This scenario is key to many dark movie plots where intelligent machines begin to battle against humanity in the future. Yet it is filled with assumptive flaws that these machines will somehow learn to take initiative, and their interests will instantly blind them to any other interests in the world.

A Few Startling Conclusions

Virtually every advancement in society is focused on the idea of gaining more control.

We all know what it’s like to get blindsided by bad serendipity, and we don’t like it. Our struggle for control is a coping reaction for life’s worst moments. If only we could have more control, nothing bad would ever happen to us.

Artificial intelligence promises to solve this dilemma. We not only create avoidance mechanisms for every danger, but fixes for every problem, and self-sufficiency on a grand scale.

Eventually we become stand-alone organisms, content in our surroundings, wielding off-the-chart levels of intelligence and capabilities exceeding our wildest imagination.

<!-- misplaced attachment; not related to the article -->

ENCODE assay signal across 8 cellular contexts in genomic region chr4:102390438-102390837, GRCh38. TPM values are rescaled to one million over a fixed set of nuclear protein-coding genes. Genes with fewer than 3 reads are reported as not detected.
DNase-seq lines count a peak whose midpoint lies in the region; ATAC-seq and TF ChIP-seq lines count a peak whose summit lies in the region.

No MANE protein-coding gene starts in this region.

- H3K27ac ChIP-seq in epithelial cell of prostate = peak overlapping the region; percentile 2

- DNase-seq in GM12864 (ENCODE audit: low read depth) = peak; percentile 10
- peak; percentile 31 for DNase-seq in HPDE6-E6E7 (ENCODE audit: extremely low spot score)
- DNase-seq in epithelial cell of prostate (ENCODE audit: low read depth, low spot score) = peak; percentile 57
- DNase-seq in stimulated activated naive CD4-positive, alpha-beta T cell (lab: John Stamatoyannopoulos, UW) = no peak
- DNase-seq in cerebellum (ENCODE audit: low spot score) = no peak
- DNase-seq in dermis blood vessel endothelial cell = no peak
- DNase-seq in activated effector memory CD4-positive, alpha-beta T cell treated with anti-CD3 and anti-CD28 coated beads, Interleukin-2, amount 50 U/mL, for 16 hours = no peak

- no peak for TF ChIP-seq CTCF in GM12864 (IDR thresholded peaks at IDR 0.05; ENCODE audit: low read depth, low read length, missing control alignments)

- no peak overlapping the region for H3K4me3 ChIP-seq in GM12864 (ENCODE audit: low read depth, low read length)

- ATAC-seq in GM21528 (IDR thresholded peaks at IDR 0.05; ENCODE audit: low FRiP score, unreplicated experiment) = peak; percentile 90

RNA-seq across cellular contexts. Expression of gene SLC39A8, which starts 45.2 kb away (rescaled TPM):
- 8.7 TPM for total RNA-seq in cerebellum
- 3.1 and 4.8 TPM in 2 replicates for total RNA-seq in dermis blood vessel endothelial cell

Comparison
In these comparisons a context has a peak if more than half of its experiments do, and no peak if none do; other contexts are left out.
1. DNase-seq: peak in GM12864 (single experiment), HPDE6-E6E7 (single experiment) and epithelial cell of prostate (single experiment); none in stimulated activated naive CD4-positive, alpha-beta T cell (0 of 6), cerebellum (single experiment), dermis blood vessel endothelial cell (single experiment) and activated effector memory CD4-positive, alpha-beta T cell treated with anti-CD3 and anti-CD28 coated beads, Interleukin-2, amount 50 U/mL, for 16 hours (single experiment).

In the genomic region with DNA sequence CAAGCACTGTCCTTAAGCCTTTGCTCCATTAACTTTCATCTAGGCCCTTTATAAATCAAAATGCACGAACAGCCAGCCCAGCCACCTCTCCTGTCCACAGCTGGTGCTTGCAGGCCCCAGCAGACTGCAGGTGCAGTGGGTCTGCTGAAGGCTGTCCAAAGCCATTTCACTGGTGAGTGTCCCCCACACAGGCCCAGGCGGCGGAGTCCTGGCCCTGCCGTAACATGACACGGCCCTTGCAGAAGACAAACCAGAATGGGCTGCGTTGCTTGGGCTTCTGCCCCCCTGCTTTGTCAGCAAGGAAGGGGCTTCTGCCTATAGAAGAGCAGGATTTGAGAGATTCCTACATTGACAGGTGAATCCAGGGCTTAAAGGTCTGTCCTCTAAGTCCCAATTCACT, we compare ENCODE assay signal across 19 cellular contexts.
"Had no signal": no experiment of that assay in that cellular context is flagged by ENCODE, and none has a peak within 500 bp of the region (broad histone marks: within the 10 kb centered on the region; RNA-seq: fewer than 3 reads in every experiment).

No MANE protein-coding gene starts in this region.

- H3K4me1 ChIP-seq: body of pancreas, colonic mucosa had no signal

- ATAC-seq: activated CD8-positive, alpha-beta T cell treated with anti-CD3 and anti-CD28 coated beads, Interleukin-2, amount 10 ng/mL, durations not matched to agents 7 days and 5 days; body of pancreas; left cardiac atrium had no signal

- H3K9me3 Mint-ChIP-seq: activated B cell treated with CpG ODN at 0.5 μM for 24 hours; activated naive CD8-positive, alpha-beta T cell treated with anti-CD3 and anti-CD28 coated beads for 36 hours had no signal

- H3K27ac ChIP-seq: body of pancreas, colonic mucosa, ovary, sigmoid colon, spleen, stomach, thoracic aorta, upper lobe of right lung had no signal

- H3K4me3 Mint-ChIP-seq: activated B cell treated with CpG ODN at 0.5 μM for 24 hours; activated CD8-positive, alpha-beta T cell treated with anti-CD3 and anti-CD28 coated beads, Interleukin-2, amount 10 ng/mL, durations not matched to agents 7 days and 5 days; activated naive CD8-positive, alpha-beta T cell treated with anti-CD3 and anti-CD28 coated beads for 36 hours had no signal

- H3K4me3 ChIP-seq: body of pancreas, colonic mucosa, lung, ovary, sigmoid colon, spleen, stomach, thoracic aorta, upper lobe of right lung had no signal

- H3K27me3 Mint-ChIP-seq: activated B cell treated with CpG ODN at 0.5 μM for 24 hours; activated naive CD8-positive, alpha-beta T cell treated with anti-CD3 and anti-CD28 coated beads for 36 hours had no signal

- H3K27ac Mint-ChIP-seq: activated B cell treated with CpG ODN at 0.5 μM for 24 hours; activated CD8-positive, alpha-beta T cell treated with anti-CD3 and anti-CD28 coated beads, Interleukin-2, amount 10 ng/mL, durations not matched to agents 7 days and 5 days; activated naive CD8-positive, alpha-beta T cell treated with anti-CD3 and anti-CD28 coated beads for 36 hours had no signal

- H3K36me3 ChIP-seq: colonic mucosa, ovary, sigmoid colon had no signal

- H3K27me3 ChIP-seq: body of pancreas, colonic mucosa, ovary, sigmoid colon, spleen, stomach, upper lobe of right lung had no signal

However, this is where the whole scenario begins to break down.

Self-sufficiency will lead to isolation and our need for each other will begin to vanish. Without needs and dependencies, there is no movement. And without the drive for fixing every insufficiency, our sense of purpose begins to vanish.

Being super intelligent is meaningless if there is nothing to apply the intelligence to. Much like a perpetual motion machine that never gets used, there’s little purpose for its existence.

For this reason, it becomes easy for me to predict that all AI will eventually fail. It will either fail from its imperfection or fail from its prefection, but over time it will always fail.

However, just because it’s destined to fail doesn’t mean we shouldn’t be pursuing these goals. As we journey down this path we will be creating some amazingly useful applications.

Narrow AI applications will thrive in countless ways, and even general AI will create immeasurable benefits over the coming decades. But it is delusional to think that solving all problems will be a good thing.

Final Thoughts